(A) Schematic of CNMaRKO-p65AD generation. Most of the first exon in CNMaR was replaced by a T2A-p65AD-loxP-3P3-RFP-loxP cassette using CRISPR-Cas9 strategy and the T2A-p65AD was inserted in the reading frame of the remaining CNMaR codon. 3P3-RFP was removed latterly by Cre mediated recombination. (B–E) Activity plot (B, D) and statistical analysis (C, E) of male (B–C) or female (D–E) CNMaRKO-p65AD flies (red) and genotypical controls (blue and black). Morning anticipation pattern index (MAPI) was significantly increased in both male and female CNMaRKO-p65AD flies. In this and other figures, ‘♀’ denotes female flies. (F–H) Expression and projection patterns of CNMaR-KI-Gal4 in the brain. Scale bars, 50 μm. (I–L) Activity plots (I, K) and statistical analyses (J, L) of CNMaR pan-neuronal knockout flies. Neuronal knockout of CNMaR increased MAPI (J, L).

Discussion

Conditional CCTomics strategies and toolkit

We have generated conditional gene manipulation systems based on Flp-out/GFPi or CRISPR/Cas9. cCCT-based gene deletion after heat-shock or mifepristone (RU486) eliminated most GFP signals, and pan-neuronal constitutive expression of shRNAGFP or flippase disrupted seven out of eight tested genes completely while targeting of SIFaEGFP.FRT achieved 96% ± 3% efficiency. Although the recombination of genetic elements is relatively cumbersome when using cCCTomics, it is worthwhile applying this method to specific genes given its high level of efficiency. While two UAS-sgRNA libraries have been established, one primarily targeting kinases (Port et al., 2020) and the other targeting GPCRs (Schlichting et al., 2022), both libraries only cover a portion of CCT genes, and are thus insufficient for manipulating all CCT genes. The development of C-cCCTomics, however, makes CCT gene manipulation as simple as RNA interference. Furthermore, the use of modified Cas9.M6 or Cas9.M9 highly enhances the efficiency of gene disruption in the nervous system, allowing for efficient manipulation of all CCT genes in a cell-specific manner.

The toxicity of CRISPR/Cas9 depends on the Cas9 protein (Port et al., 2014). When expressed pan-neuronally in nSyb-GAL4 (R57C10-GAL4, attP40), Cas9.M9 slightly reduced viability, while the expression of other Cas9 variants had no significant effect on viability (Figure 3—figure supplement 3). Although Cas9.M9 showed leaky expression efficiency, this was not a problem with Cas9.M6, which successfully disrupted Dh31, Dh44, Pdf, and Pdfr (Figure 5—figure supplement 1). A more restricted expression of Cas9.M9 with lower toxicity is necessary for better somatic gene manipulation in the future.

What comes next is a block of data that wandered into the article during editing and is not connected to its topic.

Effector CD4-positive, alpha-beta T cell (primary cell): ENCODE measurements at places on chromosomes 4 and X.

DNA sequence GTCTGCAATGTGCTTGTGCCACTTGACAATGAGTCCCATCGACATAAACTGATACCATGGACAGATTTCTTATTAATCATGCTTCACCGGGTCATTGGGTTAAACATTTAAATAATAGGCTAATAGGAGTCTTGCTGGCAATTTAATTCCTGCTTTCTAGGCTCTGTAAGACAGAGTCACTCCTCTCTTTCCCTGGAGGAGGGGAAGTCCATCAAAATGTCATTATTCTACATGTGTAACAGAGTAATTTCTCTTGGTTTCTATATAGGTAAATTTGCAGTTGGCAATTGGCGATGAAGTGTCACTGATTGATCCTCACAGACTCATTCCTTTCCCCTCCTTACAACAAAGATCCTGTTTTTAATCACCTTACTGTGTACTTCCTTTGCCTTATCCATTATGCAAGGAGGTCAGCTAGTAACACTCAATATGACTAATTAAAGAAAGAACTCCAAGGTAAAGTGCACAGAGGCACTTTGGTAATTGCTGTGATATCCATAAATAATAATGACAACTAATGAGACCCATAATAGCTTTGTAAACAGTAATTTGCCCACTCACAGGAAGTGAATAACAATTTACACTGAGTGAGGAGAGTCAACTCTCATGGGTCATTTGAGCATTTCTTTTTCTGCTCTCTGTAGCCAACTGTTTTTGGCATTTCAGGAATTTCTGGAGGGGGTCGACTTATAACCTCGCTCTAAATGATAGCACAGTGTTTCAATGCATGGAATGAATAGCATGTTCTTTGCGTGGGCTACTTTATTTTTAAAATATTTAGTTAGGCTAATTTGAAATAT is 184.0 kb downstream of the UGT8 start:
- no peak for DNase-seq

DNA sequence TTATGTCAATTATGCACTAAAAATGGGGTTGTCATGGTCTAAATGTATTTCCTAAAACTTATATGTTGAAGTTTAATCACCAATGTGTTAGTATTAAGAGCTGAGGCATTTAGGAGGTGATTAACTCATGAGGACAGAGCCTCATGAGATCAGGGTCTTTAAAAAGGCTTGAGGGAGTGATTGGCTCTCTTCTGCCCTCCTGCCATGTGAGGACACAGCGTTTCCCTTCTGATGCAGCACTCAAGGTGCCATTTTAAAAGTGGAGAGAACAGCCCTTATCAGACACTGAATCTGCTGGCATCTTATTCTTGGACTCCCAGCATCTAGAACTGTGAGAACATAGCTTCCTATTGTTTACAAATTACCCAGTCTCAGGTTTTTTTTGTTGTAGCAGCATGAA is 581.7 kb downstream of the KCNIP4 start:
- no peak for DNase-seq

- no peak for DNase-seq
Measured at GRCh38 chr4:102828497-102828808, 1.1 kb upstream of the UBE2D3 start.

CCT of clock neurons

Intersecting Clk856-Gal4 or Clk856-p6AD with CCTomics, we identified 43 CCT genes in Clk856-labeled clock neurons. Clock neurons appear highly heterogeneous both in our intersection dissection and in a previous transcriptomic analysis (Abruzzi et al., 2017; Ma et al., 2021). Comparing these two CCT gene expression profiles in clock neurons, 41 out of 127 gene subsets are identical. The accuracy of our genetic intersection is limited by two possibilities: (1) KI-LexA may not fully represent the expression pattern of the corresponding gene, and (2) the efficiency of STOP cassette removal in the Flp-out strategy is limited or the efficiency of LexA>LexAop::myrGFP. Moreover, the leakage of LexAop-GFP may result in unreliable labeling in split-LexA strategy. Both genetic drivers and transcriptomic analysis contribute to our knowledge of the expression profile of neurons. The physiological significance of each gene in particular neurons should be further investigated by genetic manipulation.

Regulation of rhythmic behavior by CCT genes